The Parliamentary proceedings of our present Volume will present a most important feature to the future historian. The long contested question of Catholic Emancipation has at length been conceded without the least qualification, and with scarcely a pledge for the security of the Establishment. Protestant ascendancy, it may be truly said, has thus been compromised at the shrine of political expediency. “ I had only this choice," said the noble Premier, « concession to the Catholics, or civil war.” Of two evils, he asserts, he chose the least, concession in preference to an Irish rebellion. It was not because the members of the Legislature considered the spirit of Popery as ameliorated, that this important measure was carried in its favour, but because they were in hopes that unrestricted concession might allay the rancorous party animosities which had been so long raging in the Sister Kingdom. "Had we ourselves expected such a blessing as a necessary consequence, we should never have opposed so desirable a measure ; but our opinions in this respect remain unchanged, notwithstanding the different attitude which the question has assumed. We have but little hope of the measure producing the beneficial effects which the pro-Catholics have so confidently prognosticated. The only real effect will be to elevate Popery in a Protestant State; and to place popish idolatry, as to constitutional rights, on a level with our own Protestant Church; thus depriving us of the glorious distinction, so long enjoyed and so dearly purchased, of a pure and unmixed Protestant Constitution,—that twofold shield against papal idolatry and civil servitude. As to Catholic Emancipation allaying the feuds which have so long distracted unhappy Ireland, it is folly to expect it, in its present priest-ridden and barbarous condition. Such a supposition is contrary to all experience, and even passing events tend daily to disprove it. It is a notorious fact that every concession granted to the Irish Catholics has been followed by rebellion and bloodshed, ostensibly to obtain additional privileges, but in reality to subvert the British Government, and emancipate themselves from Protestant dominion. Thus in 1778 and 1782, the penal laws against the Catholics, which the prudence of our Protestant ancestors considered necessary, were materially mitigated. Yet, a very short period afterwards the same violent spirit manifested itself in Ireland, as previous to the concessions made by Government; until, after two years' discussion, an Act was passed in 1792, permitting Catholics to be called to the Bar, to be Attornies, and to other privileges of which they had been deprived in the reign of Queen Anne. Dissatisfaction was still the order of the day ; until, at length, came the Statute of 1793, which restored or conceded to the Roman Catholics in Ireland the right of voting at elections, and relieved them from all “ penalties, forfeitures, disabilities, or incapacities." This Act opened to the Papists all civil and military offices, except about thirty, and enabled them to take university degrees. Yet, notwithstanding these very liberal concessions, which indeed exceeded the expectations of the most sanguine Catholics, a treacherous rebellion was organized in 1798, which desolated the fairest provinces, and spilt some of the best blood in Ireland. Though the Act of 1793 was expected to conciliate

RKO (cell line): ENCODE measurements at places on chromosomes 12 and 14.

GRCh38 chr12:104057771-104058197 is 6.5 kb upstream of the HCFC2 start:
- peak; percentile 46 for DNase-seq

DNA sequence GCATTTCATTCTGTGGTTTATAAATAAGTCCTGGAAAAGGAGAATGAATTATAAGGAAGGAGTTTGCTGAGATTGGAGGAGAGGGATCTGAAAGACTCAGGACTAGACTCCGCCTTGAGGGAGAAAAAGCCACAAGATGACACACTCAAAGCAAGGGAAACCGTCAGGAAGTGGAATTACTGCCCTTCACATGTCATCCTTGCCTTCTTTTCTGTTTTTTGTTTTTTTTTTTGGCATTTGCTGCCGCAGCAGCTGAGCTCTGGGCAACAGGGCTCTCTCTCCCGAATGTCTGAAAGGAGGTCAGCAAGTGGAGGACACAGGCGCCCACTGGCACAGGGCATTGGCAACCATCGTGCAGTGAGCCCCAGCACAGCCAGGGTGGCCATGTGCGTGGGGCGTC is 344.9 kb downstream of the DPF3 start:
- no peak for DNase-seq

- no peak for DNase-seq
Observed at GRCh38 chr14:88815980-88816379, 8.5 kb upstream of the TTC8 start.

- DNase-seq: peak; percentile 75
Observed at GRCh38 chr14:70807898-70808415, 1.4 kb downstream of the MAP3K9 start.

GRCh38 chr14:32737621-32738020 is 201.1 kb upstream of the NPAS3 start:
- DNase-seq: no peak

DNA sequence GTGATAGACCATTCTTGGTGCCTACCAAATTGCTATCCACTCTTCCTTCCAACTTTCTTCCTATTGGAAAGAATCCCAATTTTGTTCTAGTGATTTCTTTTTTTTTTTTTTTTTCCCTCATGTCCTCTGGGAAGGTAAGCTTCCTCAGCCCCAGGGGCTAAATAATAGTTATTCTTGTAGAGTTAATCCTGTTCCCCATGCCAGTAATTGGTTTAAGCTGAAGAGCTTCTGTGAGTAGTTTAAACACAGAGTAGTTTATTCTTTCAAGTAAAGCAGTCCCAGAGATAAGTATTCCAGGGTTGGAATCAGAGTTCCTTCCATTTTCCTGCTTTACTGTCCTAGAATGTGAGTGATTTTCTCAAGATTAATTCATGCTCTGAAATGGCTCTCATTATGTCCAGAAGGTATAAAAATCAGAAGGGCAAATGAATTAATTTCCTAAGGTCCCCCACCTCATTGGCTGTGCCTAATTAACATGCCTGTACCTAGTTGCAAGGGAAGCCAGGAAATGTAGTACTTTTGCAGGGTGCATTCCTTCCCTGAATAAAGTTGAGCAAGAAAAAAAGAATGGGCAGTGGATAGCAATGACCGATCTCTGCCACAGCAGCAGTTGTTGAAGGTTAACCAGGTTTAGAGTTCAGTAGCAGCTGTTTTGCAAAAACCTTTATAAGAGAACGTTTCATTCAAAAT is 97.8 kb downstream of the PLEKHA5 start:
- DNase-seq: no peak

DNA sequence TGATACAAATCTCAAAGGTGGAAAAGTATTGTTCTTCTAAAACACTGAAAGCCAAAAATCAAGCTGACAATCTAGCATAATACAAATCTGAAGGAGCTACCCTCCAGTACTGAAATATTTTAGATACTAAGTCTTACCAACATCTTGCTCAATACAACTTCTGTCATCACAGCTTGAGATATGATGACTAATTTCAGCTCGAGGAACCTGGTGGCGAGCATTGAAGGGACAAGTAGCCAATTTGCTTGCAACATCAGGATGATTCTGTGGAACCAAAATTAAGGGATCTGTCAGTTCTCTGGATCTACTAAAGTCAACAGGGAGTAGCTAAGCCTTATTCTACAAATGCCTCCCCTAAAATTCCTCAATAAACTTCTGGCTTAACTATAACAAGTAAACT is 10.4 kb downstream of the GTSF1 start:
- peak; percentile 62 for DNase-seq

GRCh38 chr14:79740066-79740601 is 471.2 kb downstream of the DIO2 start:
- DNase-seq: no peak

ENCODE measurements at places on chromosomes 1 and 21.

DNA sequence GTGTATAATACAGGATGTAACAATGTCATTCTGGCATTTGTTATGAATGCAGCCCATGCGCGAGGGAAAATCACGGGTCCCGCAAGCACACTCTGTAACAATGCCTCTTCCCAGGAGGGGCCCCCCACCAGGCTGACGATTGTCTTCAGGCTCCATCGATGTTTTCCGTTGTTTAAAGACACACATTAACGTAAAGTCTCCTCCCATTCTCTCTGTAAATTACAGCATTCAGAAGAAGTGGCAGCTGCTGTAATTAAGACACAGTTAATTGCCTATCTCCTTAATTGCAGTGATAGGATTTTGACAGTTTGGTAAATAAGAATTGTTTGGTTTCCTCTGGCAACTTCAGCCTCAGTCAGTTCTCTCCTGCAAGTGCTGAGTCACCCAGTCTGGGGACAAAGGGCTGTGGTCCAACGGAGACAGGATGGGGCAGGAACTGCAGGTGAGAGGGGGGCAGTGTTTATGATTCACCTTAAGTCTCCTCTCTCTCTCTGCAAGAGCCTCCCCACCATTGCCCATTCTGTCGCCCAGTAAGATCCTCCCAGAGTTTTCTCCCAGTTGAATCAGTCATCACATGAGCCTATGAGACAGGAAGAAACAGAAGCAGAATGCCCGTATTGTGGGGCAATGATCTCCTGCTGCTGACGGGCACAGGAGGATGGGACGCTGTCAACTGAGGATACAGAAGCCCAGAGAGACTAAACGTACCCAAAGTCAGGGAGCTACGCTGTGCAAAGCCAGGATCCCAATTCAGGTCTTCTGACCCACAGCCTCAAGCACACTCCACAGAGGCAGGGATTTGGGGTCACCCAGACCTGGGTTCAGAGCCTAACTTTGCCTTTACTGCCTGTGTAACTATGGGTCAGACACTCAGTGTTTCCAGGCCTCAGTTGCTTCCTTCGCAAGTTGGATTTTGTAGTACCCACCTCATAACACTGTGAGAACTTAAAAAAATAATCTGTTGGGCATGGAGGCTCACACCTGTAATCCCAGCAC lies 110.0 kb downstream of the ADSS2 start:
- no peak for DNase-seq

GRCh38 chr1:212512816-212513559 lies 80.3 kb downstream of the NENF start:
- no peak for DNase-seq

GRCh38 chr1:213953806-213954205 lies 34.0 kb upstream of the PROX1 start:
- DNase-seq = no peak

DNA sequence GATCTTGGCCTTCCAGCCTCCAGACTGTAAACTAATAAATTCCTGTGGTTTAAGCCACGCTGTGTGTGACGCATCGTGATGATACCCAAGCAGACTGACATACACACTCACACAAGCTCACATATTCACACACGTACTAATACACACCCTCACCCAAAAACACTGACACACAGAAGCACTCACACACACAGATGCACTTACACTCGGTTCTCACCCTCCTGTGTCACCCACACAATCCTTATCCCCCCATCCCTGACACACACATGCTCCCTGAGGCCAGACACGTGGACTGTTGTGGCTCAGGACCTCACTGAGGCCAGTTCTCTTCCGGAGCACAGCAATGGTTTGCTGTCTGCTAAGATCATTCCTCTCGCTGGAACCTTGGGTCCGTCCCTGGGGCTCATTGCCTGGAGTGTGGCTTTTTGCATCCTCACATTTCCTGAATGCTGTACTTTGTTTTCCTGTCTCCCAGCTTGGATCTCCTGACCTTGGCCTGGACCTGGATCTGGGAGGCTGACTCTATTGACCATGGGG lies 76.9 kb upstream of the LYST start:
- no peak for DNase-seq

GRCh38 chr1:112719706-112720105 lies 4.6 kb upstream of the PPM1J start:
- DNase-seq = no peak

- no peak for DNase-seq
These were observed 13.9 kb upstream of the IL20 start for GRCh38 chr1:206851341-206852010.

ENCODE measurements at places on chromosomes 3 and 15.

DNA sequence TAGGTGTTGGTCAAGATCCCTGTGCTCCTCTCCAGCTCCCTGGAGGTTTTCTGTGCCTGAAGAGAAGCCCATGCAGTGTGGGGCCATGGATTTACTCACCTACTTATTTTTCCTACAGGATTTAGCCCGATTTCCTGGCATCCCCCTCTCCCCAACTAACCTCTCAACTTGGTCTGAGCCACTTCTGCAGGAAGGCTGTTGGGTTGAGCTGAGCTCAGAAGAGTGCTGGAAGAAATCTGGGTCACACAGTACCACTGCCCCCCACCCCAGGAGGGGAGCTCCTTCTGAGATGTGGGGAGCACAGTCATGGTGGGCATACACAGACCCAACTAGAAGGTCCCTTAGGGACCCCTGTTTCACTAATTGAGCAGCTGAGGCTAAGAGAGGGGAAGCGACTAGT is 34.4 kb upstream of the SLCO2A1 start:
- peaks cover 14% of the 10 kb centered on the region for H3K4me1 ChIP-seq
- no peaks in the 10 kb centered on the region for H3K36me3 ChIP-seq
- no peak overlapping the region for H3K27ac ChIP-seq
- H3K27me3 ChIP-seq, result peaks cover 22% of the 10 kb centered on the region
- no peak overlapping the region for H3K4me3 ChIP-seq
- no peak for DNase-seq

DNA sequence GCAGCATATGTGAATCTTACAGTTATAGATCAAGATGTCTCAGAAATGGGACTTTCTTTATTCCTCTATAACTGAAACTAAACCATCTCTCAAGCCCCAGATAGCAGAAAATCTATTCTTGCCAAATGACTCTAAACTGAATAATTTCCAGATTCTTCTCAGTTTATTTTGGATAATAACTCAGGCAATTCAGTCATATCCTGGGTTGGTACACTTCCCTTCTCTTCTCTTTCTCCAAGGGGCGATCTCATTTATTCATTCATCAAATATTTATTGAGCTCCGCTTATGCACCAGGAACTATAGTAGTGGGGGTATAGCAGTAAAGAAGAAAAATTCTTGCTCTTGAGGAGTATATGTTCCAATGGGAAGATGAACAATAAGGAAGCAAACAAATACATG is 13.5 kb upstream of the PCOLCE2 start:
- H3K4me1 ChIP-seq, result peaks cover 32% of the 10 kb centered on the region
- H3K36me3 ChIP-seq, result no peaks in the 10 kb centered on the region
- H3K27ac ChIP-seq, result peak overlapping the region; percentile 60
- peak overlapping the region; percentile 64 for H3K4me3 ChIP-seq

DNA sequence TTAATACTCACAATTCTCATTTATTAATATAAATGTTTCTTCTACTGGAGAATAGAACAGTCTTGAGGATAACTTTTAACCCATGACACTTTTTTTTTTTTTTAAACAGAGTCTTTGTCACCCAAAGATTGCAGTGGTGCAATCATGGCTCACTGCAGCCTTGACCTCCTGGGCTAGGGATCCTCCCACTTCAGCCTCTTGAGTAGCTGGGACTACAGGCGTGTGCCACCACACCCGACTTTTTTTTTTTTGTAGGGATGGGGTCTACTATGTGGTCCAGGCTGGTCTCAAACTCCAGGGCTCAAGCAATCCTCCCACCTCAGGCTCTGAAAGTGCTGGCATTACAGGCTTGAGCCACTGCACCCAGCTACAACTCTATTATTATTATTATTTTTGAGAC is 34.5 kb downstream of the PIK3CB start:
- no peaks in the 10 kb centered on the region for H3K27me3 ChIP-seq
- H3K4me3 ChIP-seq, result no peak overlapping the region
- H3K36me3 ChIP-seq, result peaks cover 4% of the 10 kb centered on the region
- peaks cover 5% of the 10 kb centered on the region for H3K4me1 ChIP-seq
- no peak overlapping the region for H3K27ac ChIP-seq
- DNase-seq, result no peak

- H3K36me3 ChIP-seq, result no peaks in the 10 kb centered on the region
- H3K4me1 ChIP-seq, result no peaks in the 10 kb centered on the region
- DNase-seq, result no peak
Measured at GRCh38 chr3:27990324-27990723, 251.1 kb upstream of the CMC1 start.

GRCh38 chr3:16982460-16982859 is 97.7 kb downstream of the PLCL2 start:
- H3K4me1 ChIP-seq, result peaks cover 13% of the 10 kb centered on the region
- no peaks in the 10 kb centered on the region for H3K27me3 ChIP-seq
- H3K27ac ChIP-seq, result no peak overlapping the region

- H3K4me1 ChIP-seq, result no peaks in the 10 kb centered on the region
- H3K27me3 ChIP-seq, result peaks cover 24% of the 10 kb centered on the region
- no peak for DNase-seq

all existing factions, the spirit of rancorous hostility on the part of the Irish Papists was more inveterate than ever. Precisely the same consequences do we apprehend from the late concessions, unless timely prevented by military interference. The Romish faction, emboldened by the success attendant on clamour and menace, will never rest satisfied till Papal domination in Ireland triumphs over the ruins of the Protestant Church. Entertaining this opinion, we consider it a sacred duty, as ardent admirers of the British Constitution, to watch every future encroachment with a jealous eye. What has already been effected by the Legislature, and sanctioned by the Executive, must be submitted to as part and parcel of the law of the land; but still it behoves the true friends of their country to resist every undue advantage which may be hereafter taken by Papistical demagogues, to supplant our Protestant Constitution; and we shall certainly not slumber at our post in the time of need. If ever Romish influence should again prevail, as it once did, the horrors of the system would return. Their return, however, would be gradual, because the better principles of Protestantism, with which Catholic minds had become unconsciously embued, would, for awhile, struggle against and check the evil principles of Popery; and it would not be till the former were extinguished by the long-continued influence of an arbitrary priesthood, that the latter would display themselves in their true light. Then it would be seen, how little education (as separated from religion) had been able to effect—and how little dependance is to be placed on changes in national character and on intellectual progress, to stem the torrent of superstition and bigotry. An enlightened and elevated Protestantism is the only antidote to Popery: if we are indifferent to this, we shall present no adequate barrier against the encroachments of a system which can brook no rivalry, and which, when possessed of authority, can allow no difference of sentiment. The comparison of English with Irish Catholics will confirm these positions. Where Popery prevails, how cruel is the systemhow unfeeling are the minds of its adherents—how debased the character of the mass of its population! They are the slaves of an imperious priesthood; and rejoice to bind around them the chains which keep them in hopeless misery and in deep delusion. Why is it that in no country on earth are Catholics more wretched than in Ireland ; but because they are no where more abject tools of the Papacy ?-and why is it that in no country are they more happy and enlightened than in England, but because they are no where else so free from the direct and powerful operation of their own system?